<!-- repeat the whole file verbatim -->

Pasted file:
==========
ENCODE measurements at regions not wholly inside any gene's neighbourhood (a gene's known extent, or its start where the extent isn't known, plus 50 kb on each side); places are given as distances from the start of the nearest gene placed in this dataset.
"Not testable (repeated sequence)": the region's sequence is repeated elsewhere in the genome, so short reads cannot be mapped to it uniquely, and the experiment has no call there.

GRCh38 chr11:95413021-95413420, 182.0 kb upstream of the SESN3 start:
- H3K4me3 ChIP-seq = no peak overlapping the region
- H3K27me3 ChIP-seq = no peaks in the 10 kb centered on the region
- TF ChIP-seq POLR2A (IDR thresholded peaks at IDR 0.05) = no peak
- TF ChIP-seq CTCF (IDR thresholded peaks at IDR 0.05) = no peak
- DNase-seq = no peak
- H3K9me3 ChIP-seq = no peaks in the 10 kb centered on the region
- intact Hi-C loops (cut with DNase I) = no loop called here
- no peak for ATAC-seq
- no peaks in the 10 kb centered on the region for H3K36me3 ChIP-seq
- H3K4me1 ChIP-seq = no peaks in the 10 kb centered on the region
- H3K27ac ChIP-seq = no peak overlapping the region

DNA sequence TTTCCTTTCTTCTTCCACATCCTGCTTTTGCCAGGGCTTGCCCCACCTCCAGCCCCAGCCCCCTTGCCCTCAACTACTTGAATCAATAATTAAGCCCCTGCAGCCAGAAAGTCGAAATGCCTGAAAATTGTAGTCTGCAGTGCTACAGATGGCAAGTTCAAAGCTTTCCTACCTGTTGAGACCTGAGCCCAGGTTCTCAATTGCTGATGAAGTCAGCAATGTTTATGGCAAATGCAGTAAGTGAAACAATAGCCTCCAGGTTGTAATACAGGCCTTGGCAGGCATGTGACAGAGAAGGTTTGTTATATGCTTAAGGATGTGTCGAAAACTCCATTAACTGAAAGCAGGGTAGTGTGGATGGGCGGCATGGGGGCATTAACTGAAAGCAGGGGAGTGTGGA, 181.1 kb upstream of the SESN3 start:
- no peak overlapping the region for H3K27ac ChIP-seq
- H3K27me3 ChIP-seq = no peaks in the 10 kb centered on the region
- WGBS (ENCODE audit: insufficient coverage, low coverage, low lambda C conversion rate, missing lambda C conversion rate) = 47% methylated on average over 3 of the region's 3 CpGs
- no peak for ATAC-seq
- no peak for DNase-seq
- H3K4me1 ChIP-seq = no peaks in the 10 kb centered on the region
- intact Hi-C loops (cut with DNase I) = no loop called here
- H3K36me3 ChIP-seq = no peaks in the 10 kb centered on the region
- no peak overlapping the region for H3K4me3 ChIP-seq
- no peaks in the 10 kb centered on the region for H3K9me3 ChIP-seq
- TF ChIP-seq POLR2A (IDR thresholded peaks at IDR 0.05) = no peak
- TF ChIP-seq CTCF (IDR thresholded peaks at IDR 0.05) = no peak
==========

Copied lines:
ENCODE measurements at regions not wholly inside any gene's neighbourhood (a gene's known extent, or its start where the extent isn't known, plus 50 kb on each side); places are given as distances from the start of the nearest gene placed in this dataset.
"Not testable (repeated sequence)": the region's sequence is repeated elsewhere in the genome, so short reads cannot be mapped to it uniquely, and the experiment has no call there.

GRCh38 chr11:95413021-95413420, 182.0 kb upstream of the SESN3 start:
- H3K4me3 ChIP-seq = no peak overlapping the region
- H3K27me3 ChIP-seq = no peaks in the 10 kb centered on the region
- TF ChIP-seq POLR2A (IDR thresholded peaks at IDR 0.05) = no peak
- TF ChIP-seq CTCF (IDR thresholded peaks at IDR 0.05) = no peak
- DNase-seq = no peak
- H3K9me3 ChIP-seq = no peaks in the 10 kb centered on the region
- intact Hi-C loops (cut with DNase I) = no loop called here
- no peak for ATAC-seq
- no peaks in the 10 kb centered on the region for H3K36me3 ChIP-seq
- H3K4me1 ChIP-seq = no peaks in the 10 kb centered on the region
- H3K27ac ChIP-seq = no peak overlapping the region

DNA sequence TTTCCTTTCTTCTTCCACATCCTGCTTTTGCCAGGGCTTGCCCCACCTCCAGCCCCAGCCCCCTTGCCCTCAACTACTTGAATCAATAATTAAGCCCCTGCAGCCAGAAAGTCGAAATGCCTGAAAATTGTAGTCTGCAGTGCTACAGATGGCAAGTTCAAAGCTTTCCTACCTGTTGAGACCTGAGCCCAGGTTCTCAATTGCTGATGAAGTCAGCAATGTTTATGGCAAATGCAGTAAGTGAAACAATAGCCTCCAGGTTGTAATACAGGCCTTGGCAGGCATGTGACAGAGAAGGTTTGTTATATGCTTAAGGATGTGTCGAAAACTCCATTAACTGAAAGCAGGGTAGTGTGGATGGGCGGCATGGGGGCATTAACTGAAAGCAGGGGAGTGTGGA, 181.1 kb upstream of the SESN3 start:
- no peak overlapping the region for H3K27ac ChIP-seq
- H3K27me3 ChIP-seq = no peaks in the 10 kb centered on the region
- WGBS (ENCODE audit: insufficient coverage, low coverage, low lambda C conversion rate, missing lambda C conversion rate) = 47% methylated on average over 3 of the region's 3 CpGs
- no peak for ATAC-seq
- no peak for DNase-seq
- H3K4me1 ChIP-seq = no peaks in the 10 kb centered on the region
- intact Hi-C loops (cut with DNase I) = no loop called here
- H3K36me3 ChIP-seq = no peaks in the 10 kb centered on the region
- no peak overlapping the region for H3K4me3 ChIP-seq
- no peaks in the 10 kb centered on the region for H3K9me3 ChIP-seq
- TF ChIP-seq POLR2A (IDR thresholded peaks at IDR 0.05) = no peak
- TF ChIP-seq CTCF (IDR thresholded peaks at IDR 0.05) = no peak